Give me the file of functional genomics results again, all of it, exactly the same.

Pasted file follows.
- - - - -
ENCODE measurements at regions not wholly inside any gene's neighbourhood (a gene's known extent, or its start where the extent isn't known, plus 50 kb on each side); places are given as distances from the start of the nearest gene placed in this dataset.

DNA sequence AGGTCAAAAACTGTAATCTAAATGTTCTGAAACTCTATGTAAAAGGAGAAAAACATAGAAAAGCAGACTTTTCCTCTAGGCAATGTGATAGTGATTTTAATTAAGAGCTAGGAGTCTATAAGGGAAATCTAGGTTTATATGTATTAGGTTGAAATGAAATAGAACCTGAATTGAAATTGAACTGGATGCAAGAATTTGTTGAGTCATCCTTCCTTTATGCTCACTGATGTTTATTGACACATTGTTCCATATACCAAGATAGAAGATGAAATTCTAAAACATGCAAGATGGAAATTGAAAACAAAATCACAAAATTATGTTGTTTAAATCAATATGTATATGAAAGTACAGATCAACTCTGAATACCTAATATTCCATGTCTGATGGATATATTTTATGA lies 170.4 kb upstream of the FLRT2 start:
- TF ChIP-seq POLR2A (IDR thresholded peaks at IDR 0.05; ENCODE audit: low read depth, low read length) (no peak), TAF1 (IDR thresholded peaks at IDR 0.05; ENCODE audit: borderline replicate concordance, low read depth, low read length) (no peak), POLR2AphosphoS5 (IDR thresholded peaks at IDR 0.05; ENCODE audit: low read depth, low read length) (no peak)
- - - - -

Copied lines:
ENCODE measurements at regions not wholly inside any gene's neighbourhood (a gene's known extent, or its start where the extent isn't known, plus 50 kb on each side); places are given as distances from the start of the nearest gene placed in this dataset.

DNA sequence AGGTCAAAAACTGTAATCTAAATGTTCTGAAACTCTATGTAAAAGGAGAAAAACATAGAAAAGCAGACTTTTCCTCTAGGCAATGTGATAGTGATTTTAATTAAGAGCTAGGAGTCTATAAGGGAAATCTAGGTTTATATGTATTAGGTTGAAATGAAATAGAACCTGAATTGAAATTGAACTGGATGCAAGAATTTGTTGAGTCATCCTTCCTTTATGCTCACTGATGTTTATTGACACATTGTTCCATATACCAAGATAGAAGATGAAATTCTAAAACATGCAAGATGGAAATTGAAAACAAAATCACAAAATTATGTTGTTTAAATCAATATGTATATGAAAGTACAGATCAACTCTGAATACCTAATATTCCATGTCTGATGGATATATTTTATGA lies 170.4 kb upstream of the FLRT2 start:
- TF ChIP-seq POLR2A (IDR thresholded peaks at IDR 0.05; ENCODE audit: low read depth, low read length) (no peak), TAF1 (IDR thresholded peaks at IDR 0.05; ENCODE audit: borderline replicate concordance, low read depth, low read length) (no peak), POLR2AphosphoS5 (IDR thresholded peaks at IDR 0.05; ENCODE audit: low read depth, low read length) (no peak)